Is it a ‘sin’ to tell teachers how to teach?
Half the vices which the world condemns most loudly have seeds of good in them and require moderated use rather than total abstinence. Samuel Butler
According to a recent TES article, Professor John Hattie, “one of the world’s most widely quoted education academics,” has been telling teachers that it’s a ‘sin’ to tell teachers how to teach. I’m sure the irony went unnoticed.
Is he right?
He apparently he said
80 per cent of what happens in the classroom remains unseen and unheard by teachers – only the pupils are aware of it. “So why would I give a damn about reflective teaching?” he said. “I don’t want to think about the 20 per cent we see. I want to think about the 80 per cent that goes on that we don’t see.”
These kinds of percentages seem obviously spurious. I’m 87% sure we can never know the exact quantity of what a teacher or pupil is aware of. I’m more than happy to agree that teachers are largely unaware of what goes on in classrooms, but then, so are pupils. The very premise of ‘visible learning’ is more than a little bit silly as learning is, by its very nature, invisible. All we see can see is pupils’ performances from which we can only infer what they might still know later and elsewhere.
Hattie believes we can make learning visible through testing.
The role of testing, he believes, is not to test pupils’ knowledge: it is to test whether teaching is effective. “I should be learning something about what impact I had, who I had an impact on,” Professor Hattie said. “What I’ve taught well and what I haven’t taught well… Because tests don’t tell kids about how much they’ve learnt. Kids are very, very good at predicting how well they’ll do in a test.”
The role of testing should be to build pupils’ knowledge, not to check what they know. retrieval practice is widely agreed to be one of the most robust ways of increasing the flexibility and durability of what students know. This is the testing effect. Any test conducted in the classroom and marked by teachers will, to a greater or lesser extent, be unreliable and invalid. As such it will tell a teacher little useful beyond the fact that students make obvious and predictable misconceptions, and we don’t really need to test to tell us that.
I’d also say he’s spectacularly wrong in claiming that students are good at predicting how well they’re likely to do in a test. Most students are novices – they don’t yet know much about the subject they’re studying. Not only do they not know much, they’re unlikely to know the value of what they do know or have much of an idea about the extent of their ignorance. As such they’re likely to suffer from the Dunning-Kruger effect and over-estimate the extent of their expertise. All of this creates a sense of familiarity with subject content which leads to the illusion of knowledge. The reason tests are so good at building students’ knowledge is because they revealing surprising information about what is actually known as opposed to what we think we know. Added to that, our ability to accurately self-report on anything is weak at best.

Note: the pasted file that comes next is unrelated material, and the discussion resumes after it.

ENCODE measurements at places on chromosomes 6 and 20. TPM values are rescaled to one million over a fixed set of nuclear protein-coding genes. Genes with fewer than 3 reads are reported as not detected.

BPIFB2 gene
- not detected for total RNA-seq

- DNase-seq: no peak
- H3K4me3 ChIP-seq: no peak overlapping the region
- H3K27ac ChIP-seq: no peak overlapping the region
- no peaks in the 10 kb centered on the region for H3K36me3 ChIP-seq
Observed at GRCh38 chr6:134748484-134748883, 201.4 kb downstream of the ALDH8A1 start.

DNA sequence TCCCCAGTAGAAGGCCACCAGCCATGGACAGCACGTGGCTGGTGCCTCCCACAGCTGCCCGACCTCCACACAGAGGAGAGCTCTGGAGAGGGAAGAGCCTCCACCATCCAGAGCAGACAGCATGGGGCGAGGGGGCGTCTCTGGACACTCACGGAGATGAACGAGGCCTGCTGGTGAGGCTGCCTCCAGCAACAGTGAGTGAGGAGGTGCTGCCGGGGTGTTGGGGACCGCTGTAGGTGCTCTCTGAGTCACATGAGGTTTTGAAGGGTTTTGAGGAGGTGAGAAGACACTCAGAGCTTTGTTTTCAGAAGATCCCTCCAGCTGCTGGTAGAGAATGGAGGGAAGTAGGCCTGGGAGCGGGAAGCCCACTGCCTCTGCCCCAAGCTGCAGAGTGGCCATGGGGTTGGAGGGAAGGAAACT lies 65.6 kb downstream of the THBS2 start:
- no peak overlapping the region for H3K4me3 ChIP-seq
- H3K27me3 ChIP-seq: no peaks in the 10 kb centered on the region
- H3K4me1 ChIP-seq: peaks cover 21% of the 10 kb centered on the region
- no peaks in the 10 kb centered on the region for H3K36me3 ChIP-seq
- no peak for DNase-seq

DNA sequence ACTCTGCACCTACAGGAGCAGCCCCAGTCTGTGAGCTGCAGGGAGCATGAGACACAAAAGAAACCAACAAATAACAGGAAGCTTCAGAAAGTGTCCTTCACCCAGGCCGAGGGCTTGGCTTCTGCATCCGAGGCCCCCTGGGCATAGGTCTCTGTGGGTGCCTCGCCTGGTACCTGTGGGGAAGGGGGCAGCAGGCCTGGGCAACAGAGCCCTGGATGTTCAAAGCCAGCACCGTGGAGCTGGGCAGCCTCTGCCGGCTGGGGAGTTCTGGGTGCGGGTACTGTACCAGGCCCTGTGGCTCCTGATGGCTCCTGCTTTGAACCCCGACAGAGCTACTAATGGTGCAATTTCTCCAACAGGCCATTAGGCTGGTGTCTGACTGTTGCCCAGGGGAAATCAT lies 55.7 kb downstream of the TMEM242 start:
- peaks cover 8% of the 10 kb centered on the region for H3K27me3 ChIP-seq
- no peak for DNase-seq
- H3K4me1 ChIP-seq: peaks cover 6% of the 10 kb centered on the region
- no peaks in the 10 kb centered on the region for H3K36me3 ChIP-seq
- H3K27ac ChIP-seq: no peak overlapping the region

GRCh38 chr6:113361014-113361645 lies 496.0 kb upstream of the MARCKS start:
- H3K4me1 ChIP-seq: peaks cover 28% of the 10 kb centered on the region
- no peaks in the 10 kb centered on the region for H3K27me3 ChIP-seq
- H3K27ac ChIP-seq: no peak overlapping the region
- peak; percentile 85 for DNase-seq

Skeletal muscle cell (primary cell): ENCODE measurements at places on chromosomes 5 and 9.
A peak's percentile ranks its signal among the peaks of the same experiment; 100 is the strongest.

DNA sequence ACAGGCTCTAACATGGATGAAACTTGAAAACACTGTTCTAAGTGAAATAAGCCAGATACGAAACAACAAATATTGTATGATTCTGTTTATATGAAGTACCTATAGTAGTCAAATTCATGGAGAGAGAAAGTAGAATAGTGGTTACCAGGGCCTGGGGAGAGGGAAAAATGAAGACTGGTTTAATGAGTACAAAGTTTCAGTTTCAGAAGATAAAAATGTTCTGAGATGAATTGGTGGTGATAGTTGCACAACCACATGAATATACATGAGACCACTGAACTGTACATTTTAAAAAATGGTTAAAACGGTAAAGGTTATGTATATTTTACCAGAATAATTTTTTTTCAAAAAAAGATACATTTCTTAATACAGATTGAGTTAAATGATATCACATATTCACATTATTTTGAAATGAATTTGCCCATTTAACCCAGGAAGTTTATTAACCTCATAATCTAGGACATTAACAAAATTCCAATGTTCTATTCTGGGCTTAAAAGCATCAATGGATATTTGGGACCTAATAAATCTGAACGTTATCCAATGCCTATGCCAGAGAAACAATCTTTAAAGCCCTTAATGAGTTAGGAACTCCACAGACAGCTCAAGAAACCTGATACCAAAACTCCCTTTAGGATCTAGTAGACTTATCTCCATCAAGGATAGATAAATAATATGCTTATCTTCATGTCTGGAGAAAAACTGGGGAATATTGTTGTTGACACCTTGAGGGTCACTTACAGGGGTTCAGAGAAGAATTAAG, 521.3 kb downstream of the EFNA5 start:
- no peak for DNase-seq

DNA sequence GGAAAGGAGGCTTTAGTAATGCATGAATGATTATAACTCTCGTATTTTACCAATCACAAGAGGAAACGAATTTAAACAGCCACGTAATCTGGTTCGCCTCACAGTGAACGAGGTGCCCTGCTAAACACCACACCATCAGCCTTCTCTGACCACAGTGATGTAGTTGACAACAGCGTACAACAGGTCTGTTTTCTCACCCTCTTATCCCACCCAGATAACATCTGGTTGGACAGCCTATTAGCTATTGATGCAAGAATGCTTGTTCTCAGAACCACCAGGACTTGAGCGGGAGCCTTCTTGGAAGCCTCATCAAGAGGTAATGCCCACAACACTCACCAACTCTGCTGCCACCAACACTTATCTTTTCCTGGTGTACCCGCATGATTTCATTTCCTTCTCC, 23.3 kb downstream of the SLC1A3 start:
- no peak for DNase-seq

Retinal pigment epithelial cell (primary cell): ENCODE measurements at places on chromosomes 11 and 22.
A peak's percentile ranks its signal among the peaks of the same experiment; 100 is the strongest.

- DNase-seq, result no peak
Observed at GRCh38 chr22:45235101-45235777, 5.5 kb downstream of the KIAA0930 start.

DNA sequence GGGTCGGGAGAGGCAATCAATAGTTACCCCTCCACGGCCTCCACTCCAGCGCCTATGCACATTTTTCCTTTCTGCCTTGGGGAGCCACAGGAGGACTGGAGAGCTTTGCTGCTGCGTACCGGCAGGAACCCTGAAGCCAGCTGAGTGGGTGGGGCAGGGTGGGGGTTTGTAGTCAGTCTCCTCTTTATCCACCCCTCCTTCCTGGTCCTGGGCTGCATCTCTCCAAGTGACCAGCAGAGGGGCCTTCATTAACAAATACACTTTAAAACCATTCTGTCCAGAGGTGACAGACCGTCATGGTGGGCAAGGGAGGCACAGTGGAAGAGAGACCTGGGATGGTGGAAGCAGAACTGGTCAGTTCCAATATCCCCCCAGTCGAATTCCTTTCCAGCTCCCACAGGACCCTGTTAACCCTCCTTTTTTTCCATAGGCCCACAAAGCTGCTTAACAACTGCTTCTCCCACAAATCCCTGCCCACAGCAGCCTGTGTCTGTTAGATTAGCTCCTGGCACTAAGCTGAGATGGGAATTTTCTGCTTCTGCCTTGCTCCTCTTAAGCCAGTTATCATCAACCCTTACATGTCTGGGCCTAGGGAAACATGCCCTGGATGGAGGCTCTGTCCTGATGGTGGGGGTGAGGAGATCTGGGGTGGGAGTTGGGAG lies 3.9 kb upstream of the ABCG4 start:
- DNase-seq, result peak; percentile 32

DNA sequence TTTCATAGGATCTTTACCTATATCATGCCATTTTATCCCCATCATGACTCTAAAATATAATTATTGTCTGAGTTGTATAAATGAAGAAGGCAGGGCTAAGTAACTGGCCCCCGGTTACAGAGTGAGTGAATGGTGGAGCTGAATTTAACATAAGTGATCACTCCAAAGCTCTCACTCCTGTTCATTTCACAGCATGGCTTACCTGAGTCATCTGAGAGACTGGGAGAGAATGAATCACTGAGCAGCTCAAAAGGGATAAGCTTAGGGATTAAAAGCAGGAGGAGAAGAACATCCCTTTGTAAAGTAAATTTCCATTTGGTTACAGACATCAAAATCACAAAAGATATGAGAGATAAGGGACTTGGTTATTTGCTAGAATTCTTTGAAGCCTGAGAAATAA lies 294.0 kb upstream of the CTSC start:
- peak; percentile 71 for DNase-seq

Teaching is an interesting domain of expertise because our intuition improves in some areas but not in others. When it comes to classroom management, we get excellent feedback on the quality of our decisions; students will take every opportunity to politely point out if we get things wrong. But when it comes the quality of our instruction we tend not to ever get useful feedback on what works. Worse than that, we are deceived as to the most effective ways to get students’ to retain and transfer knowledge because all we usually see is students’ performance at the point of instruction which is usually a poor predictor of what will happen later and elsewhere.
Delayed tests do provide better information about whether students are learning and may give us some insight into whether our teaching is effective. The problem is, how can we apply pupils’ performance on a test taken a month after instruction to how we ought to have taught? We have to take the connections between teaching and learning largely on faith. Should we expect teachers to rely on their own intuitive ability to translate test results into improved instruction, or should we intervene to help them get better? Research tells us that certain practices provide the best bets and telling teachers how to align their practice to what is known to have been most effective in the past may actually be the most useful thing we can do.
Of course, bias and preference will get in the way and Hattie may well be right that all we do is tell other teachers how to teach like us. But we can take steps to become aware of this likelihood and guard against it. Where Hattie is right he where he says,
Foster that interdependence between staff, so it’s OK to say, ‘I’m struggling with these kids – can you help me?’… But I see staff sitting at the same table in the staffroom, working alone. It really is this notion of how you build this trust, both in the classroom and in the staffroom.